Sunday 15 May 2022

Ukraine wins Eurovision. Who'd have guessed it? Everybody!

 ..........and with a song I'd have ranked around 10th out of the 25 finalists. However, to be fair to the winners, even before the Russian invasion it was being talked about as a leading contender to carry off the prize. At least it blows Russian President Putrid another raspberry if, as increasing evidence suggests, he is playing out the terminal stages of his ignominious life (Parkinson's? AND thyroid cancer? Cancer of the blood? All triggered by excessive use of steroids?) And all as if his country having been banned from even entering this year's contest wasn't hurtful enough to someone who sets such store on international prestige! 

Turin was the host for this year's consp-icuou-sly gay extrav-aganza, Italy having won the contest in 2021 - and with the usual indifferent (to me) entry. 

Other than the winners, the main headline was that the U.K. entry, Sam Ryder, took our country out of its habitual laughing-stock zone of finishing last - even attaining the dreaded nul points two years ago - by now finishing second, even though I rated his song 'Space Man' (with its 1970s-ish Bowie-esque title) worthy of ending in around 20th place. 

It's 20 years since we attained even 3rd place and it was 1997 when we last won outright, so this was a most welcome result. This entry, sung entirely in high-register voice, actually came out top when the first round of voting was announced, that being the verdict of each of the 40 countries' music jury, so there must have been something special about it, though that merit escapes me - possibly an 'age thing'?

Ukraine's winning entry ('Stefania' by the 'Kalusha Orchestra') was in no way bad - just unexceptional to my ears. It merely ticked the requisite boxes.

Third came Spain, one to run to the kitchen and make a mug of coffee. 

Fourth, Sweden and fifth, Serbia - the latter with its curious continuous hand-washing act, the singer being attended to by a group of male, bearded acolytes with towels at the ready to hand to her to dry before she dipped her hand in the washing bowl again. A strange offering among several oddities! 

The event's presenters Alessandro Cattelan, Laura Pauosoni and that brief 2007 sensation, the British-Lebanese,  Mika (yes, that one, 'Grace Kelly' and all that - so impressive at the time that I actually bought his first two albums! I wondered what had become of him - but he's apparently still a celebrity in Italy, among other places).

Complete with the ever-maddening "Now, are you ready!" - when we'd been yelling at the telly "Jeez, just get on with it!!!" for the previous 20 minutes - she in the middle was by far the most gratingly irritating, and being well known in Italy, just had to start the show with not one, but a medley of four of her hit songs in Italy - and all when there were no less than twenty-five competition songs to get through! Sheeesh! It was nearly 20 minutes in before we heard the first entry proper. Then in the pre-results hiatus Mika himself gave a selection of his own songs, which was better and, at least, more familiar and less jarring. 

My own three favourite entries were not supported by results corresponding to my opinions. 

I put Lithuania top - a song for which commentator Graham Norton expressed surprise that it had got into the final, so what do I know? A gentle, unshowy foot-tapping number sung by the sleek Monika Liu in slinky dress, entirely alone with no distracting dancers or visual fireworks. I thought it was the best by a mile.  It finished 14th.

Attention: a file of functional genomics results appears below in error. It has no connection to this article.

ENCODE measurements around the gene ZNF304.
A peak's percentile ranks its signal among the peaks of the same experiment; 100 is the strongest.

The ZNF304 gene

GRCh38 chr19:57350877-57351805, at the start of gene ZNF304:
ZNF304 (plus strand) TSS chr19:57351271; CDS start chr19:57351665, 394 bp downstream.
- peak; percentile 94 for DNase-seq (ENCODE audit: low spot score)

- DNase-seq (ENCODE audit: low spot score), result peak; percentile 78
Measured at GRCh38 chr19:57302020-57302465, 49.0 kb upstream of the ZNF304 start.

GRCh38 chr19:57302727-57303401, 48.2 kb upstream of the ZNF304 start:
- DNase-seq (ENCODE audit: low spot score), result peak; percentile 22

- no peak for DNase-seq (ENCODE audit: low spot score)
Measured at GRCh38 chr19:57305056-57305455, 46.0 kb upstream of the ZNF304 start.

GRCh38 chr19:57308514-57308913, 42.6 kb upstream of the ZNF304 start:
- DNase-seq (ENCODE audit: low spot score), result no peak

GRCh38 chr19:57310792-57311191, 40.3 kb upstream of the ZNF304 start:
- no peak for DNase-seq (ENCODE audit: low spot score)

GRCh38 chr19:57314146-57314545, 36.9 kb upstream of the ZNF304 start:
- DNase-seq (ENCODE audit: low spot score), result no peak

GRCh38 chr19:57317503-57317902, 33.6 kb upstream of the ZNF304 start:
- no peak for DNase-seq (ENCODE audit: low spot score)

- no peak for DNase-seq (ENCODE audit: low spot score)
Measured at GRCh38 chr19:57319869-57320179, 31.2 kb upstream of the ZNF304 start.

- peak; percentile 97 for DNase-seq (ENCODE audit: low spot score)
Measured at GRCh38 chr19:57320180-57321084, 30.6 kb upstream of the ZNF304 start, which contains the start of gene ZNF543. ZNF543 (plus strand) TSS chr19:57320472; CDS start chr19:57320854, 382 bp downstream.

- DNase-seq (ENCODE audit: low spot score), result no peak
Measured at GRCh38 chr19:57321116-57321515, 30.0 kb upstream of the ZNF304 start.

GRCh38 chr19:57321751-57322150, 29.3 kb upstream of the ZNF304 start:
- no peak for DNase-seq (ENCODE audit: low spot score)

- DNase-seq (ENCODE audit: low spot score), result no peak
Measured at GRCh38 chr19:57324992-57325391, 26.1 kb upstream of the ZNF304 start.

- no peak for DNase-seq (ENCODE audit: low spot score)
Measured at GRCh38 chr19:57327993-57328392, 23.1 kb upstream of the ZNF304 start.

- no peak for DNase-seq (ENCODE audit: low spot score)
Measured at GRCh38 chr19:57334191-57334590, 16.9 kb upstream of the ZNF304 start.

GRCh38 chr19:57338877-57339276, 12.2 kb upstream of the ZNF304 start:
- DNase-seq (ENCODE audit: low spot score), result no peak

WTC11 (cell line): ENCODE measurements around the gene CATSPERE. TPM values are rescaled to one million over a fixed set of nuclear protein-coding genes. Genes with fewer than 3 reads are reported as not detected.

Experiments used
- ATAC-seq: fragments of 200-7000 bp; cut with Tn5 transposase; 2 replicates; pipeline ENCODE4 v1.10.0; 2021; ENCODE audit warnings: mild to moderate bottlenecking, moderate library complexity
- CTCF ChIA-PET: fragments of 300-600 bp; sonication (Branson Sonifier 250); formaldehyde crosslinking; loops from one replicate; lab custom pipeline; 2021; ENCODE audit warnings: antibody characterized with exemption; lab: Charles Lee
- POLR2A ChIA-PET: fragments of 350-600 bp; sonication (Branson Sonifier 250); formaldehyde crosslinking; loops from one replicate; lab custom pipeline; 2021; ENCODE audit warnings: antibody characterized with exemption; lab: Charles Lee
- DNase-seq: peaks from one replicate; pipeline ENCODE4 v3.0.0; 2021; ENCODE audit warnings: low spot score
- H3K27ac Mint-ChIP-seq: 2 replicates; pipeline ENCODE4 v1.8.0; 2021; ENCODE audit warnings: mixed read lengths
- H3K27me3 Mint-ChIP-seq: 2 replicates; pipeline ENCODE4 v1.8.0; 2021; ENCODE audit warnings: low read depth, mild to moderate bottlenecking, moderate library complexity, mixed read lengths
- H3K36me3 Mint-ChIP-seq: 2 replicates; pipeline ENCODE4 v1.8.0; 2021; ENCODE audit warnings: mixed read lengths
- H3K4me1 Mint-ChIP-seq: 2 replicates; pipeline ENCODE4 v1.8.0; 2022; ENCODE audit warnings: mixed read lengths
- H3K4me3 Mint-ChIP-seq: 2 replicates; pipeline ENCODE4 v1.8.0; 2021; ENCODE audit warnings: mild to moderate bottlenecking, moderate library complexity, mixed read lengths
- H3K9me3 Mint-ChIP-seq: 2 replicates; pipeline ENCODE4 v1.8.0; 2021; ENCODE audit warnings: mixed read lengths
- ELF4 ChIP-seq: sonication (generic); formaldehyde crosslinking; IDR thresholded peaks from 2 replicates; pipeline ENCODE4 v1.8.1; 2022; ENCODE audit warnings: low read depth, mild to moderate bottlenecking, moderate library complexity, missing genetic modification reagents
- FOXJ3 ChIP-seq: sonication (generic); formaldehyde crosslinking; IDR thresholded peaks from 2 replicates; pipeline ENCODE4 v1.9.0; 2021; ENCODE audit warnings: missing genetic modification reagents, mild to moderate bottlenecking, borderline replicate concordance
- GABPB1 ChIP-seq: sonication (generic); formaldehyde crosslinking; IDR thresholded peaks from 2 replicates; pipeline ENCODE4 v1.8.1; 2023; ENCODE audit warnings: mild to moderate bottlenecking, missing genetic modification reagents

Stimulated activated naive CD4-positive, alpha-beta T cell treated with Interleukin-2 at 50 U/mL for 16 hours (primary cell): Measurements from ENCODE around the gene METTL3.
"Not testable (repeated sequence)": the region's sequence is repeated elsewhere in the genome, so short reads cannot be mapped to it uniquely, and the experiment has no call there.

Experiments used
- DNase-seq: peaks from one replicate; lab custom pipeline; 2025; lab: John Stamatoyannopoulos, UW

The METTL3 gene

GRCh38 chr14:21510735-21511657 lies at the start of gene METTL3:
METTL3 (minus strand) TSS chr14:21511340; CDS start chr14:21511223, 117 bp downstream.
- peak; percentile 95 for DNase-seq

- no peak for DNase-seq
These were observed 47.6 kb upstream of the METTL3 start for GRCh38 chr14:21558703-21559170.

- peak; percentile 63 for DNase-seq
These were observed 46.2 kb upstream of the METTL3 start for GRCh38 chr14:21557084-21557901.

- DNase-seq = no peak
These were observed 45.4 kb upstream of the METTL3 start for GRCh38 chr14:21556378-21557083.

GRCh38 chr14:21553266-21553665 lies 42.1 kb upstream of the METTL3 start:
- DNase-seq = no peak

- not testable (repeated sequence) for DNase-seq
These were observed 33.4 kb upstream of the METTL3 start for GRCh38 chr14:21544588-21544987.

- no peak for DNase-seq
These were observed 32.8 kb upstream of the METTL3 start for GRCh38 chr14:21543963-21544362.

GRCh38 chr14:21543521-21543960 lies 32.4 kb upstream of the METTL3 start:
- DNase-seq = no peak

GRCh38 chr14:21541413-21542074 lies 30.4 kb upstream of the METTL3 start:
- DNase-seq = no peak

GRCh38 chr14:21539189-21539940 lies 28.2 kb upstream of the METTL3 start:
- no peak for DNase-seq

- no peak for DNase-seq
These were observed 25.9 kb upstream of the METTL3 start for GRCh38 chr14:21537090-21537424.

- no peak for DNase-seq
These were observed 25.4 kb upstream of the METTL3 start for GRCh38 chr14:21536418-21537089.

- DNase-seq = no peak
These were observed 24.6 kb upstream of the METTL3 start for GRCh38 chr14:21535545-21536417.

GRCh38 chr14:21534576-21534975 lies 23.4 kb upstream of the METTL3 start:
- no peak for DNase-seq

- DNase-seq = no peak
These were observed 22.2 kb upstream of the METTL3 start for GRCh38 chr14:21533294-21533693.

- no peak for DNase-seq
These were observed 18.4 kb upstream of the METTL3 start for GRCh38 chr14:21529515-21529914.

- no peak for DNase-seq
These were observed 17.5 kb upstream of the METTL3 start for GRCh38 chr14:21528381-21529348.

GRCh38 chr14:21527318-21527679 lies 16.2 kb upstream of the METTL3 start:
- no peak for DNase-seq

Then I placed the happiest entry - from Moldova, even if it was about a railway line! They seemed so darned cheerful and were having a whale of a time performing it, and lifting my spirits.
 Finished 7th.

And then in third place I'd have put the dottiest entry, Norway's 'Give that Wolf a Banana' by Subwoolfer (in yellow wolf-masks). Daft, but original, funny and compelling. Finished 10th.

A few curiosities - I was disappointed that Israel didn't get through to the final as I thought it the campest of all the turns........

Then Australia, which did make it to this final, coming 15th, featuring one Sheldon Riley singing tearfully how he, as a young boy, felt 'different' and his coming out as gay - all the while dragging a heavy train of white plume behind him which must have been ever so uncomfortable - and he looked like it was!  

San Marino, ditched in the semi-finals, had ended with a man-man kiss. But the song wasn't 'special' enough - as weren't over half of those that actually did make it to the final.

This year's wooden spoon prize went to Germany, just below France - two of the biggest financial contributors to the contest taking the bottom two places.

And what about the voting? We'd always been used to beng allowed to cast just the one vote by telephone (now plus computer and other modern means of communicating) - but obviously not for one's own country. This time the presenters twice said "You have twenty votes at your disposal!" "WHAT?" I thought. Yet Graham Norton went on about voting for your favourite song/entry - emphatically in the singular! Did he not hear them? Didn't he know? Did it mean that we could, if we wished, vote for up to 20 countries which we liked? I can't have been alone in noticing this. If it meant that we, perhaps along with other countries, were deprived of registering all our likes, then surely the final results will have been skewed, to some unfavourably, to others in their favour. I await someone else pointing this out - and the verdict thereon. 

So, all in all, a reasonable contest, even if my last point leaves me with an uncertain taste in the mouth. But hey, at least the U.K. is once again one of Eurovision's big league players, and that's no mean thing.

Kyiv next year then? Russian-less and defiantly independent we trust - and by then as much 'repaired' as we can help with.